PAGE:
stood the true character of the Nazi menace before 1933 and
publicly condemned

At the time of the German elections in the summer of 1932,
von Papen, President Hindenburg, and certain other German
leaders were hoping that the rising Nazi menace would be
dissipated by providing for National Socialist participation
in a rightist-centrist government. Hitler refused all
overtures inviting such participation, even when suggested
by President Hindenburg himself, insisting upon assuming the
chancellorship without obligation to other parties. Hitler's
refusal at this time to collaborate with Hindenburg and
Papen marked the beginning of a series of public
declarations in which von Papen revealed a clear
understanding of Nazi methods and objections. Thus, on the
occasion of his Munster speech of 28 August 1932 von Papen

     "The licentiousness emanating from the appeal of the
     leader of the National Socialist Movement does not
     comply very well with his claims to governmental
     "I do not concede him the right to regard the mere
     minority following his banner solely as the German
     nation, and to treat all our fellow countrymen as 'free
     "I am advocating the constitutional state, the
     community of the people, law and order in government.
     In doing so, it is I, and not he, who is carrying on
     the struggle against the domination of parties, against
     arbitrarianism and injustice, a struggle which millions
     of his supporters had been wholeheartedly longing for
     years to fight."

     "I am firmly determined to stamp out the smouldering
     flame of civil war, to put an end to political unrest
     and political violence, which today is still such a
     great obstacle to the positive work representing the
     sole task of the State." (3314-PS)

Writing in the September 1932 issue of the periodical "Volk
und Reich," von Papen declared:

     "The present situation clearly shows that party
     domination and State leadership are concepts
     incompatible with one another. It is conceivable
     theoretically that a party might gain the majority in
     parliament and claims the government (State leadership)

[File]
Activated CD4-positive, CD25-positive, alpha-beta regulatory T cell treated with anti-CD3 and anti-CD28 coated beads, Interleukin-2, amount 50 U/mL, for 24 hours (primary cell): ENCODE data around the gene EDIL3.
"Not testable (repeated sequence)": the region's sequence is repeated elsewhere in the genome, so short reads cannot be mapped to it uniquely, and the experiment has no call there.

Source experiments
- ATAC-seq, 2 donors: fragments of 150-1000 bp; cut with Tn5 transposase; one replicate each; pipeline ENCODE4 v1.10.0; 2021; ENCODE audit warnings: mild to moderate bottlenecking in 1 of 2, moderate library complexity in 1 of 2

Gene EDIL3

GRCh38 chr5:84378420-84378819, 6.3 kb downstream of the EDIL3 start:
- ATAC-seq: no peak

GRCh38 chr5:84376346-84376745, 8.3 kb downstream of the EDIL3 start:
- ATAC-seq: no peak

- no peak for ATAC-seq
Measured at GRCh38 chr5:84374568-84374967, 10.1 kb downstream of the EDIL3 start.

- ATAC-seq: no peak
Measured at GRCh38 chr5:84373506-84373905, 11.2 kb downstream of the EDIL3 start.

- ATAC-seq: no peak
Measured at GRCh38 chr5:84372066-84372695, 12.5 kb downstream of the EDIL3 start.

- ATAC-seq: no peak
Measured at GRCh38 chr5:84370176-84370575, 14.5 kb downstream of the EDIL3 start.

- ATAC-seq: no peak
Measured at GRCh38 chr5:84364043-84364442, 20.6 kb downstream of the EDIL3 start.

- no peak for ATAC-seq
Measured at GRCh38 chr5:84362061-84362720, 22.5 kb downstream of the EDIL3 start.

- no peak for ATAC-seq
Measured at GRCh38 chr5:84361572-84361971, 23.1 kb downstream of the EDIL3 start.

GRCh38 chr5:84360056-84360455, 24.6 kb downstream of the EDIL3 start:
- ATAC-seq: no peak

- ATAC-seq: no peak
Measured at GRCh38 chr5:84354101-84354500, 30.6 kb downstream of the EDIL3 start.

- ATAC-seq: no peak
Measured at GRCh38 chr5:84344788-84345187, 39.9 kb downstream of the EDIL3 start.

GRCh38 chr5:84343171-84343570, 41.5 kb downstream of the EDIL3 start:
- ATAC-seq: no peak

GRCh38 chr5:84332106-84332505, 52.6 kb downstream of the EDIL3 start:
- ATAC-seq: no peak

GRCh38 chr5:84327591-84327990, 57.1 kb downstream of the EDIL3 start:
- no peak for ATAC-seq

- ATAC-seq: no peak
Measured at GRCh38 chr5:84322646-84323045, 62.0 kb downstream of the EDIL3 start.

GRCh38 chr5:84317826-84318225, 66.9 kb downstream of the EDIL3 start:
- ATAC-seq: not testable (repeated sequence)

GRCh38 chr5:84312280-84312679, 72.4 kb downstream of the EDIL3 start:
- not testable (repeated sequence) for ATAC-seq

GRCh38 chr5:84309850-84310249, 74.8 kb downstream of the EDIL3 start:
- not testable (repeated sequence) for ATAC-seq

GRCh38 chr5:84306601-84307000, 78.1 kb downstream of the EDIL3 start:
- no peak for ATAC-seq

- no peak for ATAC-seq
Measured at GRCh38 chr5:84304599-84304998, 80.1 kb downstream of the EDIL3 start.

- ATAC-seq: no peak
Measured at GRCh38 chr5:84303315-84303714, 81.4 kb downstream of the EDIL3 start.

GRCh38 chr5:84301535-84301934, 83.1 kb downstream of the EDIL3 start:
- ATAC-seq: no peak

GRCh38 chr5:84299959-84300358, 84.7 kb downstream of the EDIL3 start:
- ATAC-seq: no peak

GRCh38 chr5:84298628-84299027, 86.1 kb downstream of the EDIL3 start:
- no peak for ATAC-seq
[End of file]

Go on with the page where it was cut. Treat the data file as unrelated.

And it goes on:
for itself. The NSDAP has proclaimed this theoretical
     possibility as its practical goal and has come very
     close to attaining it. It is to be hoped that the
                                                  [Page 919]
     of this movement will place the nation above the party
     and will thus lend a visible expression to the faith of
     millions looking for a way out of the spiritual and-
     material distress of the nation provided also by the
     leadership of the State."
     "*** The hope in the hearts of millions of national
     socialists can be fulfilled only by an authoritarian
     government. The problem of forming a cabinet on the
     basis of a parliamentary coalition has again been
     brought into the field of public political discussion.
     If such negotiations, in the face of growing distress,
     are conducted with the motif of destroying the
     political opponent by the failure of his governmental
     activity, this is a dangerous game against which one
     cannot warn enough. In the last analysis such plans can
     mean nothing else but a tactics which counts on the
     possibility that matters get worse for the people and
     that the faith of millions will turn into the bitterest
     disappointment, if these tactics only result in the
     destruction of the political adversary. It is within
     the nature of such party-tactical maneuvers that they
     are veiled and will be disclaimed in public. That,
     however, cannot prevent me from warning publicly
     against such plans, about which it may be undecided who
     is the betrayer and who the betrayed one; plans,
     though, which will certainly cheat the German people
     out of their hope for improvement of their situation.
     Nothing can prove more urgently the necessity for an
     authoritarian government than such a prospect of
     maneuvers of a tactical game by the parties."

(Papen article quoted in "Frankfurter Zeitung", 2 September
1932, p.

In his Munich speech on 13 October 1932 von Papen was
especially clear:

     "The essence of conservative ideology is its being